Thursday, May 3, 2001

Environment group
upset as Hawaii fishing
boats move to Calif.

The group files a suit to protect turtles

Associated Press

SAN FRANCISCO >> In response to increased Hawaiian restrictions on longline fishing vessels, fishermen are moving east to California. And that has prompted an environmental group to sue, hoping to keep the vessels from harming Pacific leatherback turtles.

The suit was filed yesterday on behalf of Turtle Island Restoration Network and the Center for Biological Diversity in U.S. District Court in San Francisco. It asks that the National Marine Fisheries Service review permits that allow longline fishing vessels to fish off the coast of California.

In April, a U.S. District Court judge in Hawaii ordered the closure of the longline swordfish fleet there and reduced the tuna fleet to minimize the impact of the lines on the turtle.

About 40 vessels instead moved to California.

"The number of vessels now landing in California has increased," said Todd Steiner, director of Turtle Island. "We know the animals are in desperate need of relief."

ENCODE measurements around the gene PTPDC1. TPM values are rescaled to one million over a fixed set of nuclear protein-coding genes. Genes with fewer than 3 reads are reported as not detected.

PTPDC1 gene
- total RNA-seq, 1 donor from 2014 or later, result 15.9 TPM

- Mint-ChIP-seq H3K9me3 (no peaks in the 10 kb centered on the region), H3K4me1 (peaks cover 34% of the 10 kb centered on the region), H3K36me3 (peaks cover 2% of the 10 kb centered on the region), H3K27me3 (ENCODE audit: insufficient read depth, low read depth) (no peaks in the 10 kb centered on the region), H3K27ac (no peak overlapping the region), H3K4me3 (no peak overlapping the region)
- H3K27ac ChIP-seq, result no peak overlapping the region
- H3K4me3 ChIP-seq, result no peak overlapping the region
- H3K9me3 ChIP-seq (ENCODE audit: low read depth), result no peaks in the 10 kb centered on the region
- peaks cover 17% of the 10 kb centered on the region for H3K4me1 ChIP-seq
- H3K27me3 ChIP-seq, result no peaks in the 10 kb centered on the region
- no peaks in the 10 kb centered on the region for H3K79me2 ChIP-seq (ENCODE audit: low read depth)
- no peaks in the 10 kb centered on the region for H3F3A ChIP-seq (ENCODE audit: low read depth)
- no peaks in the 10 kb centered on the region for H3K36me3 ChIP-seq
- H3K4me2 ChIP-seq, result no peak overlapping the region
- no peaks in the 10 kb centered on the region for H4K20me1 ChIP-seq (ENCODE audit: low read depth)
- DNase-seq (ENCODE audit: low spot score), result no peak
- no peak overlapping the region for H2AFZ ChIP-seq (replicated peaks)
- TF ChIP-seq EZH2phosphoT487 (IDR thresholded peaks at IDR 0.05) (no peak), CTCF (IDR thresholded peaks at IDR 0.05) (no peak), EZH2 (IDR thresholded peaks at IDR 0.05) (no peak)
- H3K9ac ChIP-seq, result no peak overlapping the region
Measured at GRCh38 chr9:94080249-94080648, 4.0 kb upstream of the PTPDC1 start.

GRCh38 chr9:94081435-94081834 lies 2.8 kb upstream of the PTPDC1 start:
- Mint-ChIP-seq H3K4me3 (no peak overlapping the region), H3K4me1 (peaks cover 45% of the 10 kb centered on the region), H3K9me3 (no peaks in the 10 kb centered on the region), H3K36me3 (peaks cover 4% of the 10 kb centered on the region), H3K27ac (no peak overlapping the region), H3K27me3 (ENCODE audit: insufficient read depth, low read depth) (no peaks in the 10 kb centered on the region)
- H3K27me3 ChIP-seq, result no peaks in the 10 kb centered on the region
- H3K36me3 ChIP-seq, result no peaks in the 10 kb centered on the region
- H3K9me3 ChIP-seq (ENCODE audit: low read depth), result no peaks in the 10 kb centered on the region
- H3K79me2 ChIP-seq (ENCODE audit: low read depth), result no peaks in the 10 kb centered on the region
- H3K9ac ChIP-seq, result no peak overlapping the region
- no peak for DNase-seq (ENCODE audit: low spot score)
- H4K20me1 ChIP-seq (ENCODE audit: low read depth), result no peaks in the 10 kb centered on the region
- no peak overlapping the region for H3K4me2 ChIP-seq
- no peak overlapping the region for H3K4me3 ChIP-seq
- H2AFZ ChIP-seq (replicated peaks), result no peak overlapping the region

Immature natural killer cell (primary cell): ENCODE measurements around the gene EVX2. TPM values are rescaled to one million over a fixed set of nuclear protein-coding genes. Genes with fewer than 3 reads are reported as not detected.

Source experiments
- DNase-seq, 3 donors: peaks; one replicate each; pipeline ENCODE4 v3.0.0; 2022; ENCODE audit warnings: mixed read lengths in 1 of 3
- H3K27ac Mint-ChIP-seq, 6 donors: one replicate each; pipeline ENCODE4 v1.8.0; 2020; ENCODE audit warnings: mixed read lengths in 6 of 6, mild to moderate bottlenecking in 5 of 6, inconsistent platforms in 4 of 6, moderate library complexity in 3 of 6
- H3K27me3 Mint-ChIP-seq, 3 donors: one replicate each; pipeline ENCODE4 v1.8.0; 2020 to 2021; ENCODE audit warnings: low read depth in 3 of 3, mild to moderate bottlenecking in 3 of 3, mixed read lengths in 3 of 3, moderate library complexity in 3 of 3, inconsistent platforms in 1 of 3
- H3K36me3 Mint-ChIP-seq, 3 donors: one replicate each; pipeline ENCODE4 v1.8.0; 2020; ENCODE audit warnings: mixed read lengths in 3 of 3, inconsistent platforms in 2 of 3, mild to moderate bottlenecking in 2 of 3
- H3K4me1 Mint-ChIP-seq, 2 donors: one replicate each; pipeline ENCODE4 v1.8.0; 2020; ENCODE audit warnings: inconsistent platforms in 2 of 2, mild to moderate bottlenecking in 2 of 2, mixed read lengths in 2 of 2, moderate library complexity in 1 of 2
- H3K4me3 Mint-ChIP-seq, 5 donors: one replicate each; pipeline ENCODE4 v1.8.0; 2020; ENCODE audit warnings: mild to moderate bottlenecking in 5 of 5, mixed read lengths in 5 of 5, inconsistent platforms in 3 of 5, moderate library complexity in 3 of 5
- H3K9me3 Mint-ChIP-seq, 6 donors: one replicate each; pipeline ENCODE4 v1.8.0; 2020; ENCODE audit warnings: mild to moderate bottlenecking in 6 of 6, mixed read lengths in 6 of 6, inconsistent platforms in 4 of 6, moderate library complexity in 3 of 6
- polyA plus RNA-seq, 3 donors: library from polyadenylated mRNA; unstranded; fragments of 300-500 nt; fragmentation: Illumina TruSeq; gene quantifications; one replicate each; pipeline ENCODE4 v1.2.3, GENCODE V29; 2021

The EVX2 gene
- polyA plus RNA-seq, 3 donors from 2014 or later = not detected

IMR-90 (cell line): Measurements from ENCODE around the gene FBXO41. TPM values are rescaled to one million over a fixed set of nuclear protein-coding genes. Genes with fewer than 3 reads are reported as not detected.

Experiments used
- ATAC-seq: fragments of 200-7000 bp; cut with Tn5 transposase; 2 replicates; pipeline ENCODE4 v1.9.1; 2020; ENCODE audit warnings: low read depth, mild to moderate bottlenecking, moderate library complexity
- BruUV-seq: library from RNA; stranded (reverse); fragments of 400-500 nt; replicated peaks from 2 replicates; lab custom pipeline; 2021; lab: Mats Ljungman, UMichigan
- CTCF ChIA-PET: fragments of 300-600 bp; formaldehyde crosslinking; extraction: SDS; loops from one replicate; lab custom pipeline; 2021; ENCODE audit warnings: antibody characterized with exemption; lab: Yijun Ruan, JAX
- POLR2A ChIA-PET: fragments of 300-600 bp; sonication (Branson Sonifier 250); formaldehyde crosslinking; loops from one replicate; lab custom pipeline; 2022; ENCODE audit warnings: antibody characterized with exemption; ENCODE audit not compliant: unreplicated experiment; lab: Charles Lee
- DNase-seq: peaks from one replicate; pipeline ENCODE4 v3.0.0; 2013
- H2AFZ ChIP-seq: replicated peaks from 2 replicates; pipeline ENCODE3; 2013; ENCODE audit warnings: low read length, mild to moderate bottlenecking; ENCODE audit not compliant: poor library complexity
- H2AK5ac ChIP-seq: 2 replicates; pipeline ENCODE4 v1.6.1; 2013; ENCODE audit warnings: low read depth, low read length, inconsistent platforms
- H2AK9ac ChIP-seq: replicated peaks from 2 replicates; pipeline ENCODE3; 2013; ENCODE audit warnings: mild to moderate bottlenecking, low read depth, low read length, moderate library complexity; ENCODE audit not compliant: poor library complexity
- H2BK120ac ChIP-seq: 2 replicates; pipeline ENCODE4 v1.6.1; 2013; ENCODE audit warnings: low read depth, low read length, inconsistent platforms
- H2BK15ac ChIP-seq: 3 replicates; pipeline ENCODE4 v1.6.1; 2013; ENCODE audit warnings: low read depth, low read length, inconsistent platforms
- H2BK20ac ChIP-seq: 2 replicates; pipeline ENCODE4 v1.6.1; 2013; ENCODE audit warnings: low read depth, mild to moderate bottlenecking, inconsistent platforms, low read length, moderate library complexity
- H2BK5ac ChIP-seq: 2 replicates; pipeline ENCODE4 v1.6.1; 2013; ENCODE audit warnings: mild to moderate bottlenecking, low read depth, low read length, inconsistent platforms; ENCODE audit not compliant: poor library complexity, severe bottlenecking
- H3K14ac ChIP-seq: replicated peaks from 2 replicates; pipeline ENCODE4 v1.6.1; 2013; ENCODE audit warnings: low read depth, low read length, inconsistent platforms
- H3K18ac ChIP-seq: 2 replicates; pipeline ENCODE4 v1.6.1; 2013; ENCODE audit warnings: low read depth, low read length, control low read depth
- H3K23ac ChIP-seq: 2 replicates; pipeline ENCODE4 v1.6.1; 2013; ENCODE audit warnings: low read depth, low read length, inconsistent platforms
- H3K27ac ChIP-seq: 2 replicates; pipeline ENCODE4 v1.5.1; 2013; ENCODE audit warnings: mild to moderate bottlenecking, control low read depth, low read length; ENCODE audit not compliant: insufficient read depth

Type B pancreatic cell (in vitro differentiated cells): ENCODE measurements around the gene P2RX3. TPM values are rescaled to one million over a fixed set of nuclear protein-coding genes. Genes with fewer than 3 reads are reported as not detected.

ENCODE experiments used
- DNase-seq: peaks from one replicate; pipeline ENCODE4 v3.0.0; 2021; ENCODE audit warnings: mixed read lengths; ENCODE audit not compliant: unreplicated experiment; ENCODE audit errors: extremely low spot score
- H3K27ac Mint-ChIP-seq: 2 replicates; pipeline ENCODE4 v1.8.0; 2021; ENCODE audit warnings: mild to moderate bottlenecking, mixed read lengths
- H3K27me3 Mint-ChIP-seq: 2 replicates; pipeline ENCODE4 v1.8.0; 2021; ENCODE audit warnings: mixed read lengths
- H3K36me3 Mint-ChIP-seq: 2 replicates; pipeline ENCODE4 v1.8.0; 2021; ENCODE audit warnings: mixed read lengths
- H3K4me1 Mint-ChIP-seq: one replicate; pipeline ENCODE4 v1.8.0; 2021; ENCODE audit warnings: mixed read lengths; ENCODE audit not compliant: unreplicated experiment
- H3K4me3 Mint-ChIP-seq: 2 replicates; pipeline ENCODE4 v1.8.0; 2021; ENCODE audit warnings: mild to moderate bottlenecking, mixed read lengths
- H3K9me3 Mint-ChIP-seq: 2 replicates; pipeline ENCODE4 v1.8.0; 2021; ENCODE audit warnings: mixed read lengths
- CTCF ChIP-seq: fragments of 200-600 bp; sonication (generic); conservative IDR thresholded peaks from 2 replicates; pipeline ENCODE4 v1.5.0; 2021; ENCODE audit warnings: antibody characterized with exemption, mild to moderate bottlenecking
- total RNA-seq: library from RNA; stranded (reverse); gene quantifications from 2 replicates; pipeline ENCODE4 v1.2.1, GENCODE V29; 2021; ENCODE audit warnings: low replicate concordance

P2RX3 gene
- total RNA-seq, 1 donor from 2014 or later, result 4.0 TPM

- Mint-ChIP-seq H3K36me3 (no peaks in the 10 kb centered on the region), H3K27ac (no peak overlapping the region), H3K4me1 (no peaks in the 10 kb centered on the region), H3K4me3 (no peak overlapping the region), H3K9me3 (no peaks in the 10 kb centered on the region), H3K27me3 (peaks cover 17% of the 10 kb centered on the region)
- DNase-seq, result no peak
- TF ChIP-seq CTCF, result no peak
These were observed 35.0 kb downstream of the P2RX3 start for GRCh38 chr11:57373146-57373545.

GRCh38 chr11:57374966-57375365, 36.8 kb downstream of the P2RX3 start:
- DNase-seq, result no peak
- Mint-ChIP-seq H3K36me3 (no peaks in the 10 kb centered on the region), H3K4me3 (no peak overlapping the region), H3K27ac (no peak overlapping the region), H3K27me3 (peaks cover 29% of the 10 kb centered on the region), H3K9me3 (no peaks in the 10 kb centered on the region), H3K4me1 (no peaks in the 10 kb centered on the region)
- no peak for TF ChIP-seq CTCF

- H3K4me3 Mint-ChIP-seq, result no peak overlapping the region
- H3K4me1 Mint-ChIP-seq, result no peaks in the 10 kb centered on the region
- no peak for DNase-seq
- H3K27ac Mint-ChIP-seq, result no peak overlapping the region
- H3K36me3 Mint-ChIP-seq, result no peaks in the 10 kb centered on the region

A recent report predicted the turtles will become extinct in the Pacific in five to 10 years without reductions in adult deaths caused by fishing vessels. Scientists estimate there are less than 3,000 leatherbacks remaining in the eastern Pacific.

"What we're trying to do is bring longline fishing off the coast of California under federal environmental review," said Brendan Cummings, an attorney for the Center for Biological Diversity. "These boats operating out of California have never had any such environmental review. At the same time, they can fish because they have a federal permit."

A call to the National Marine Fisheries Service was not immediately returned yesterday.

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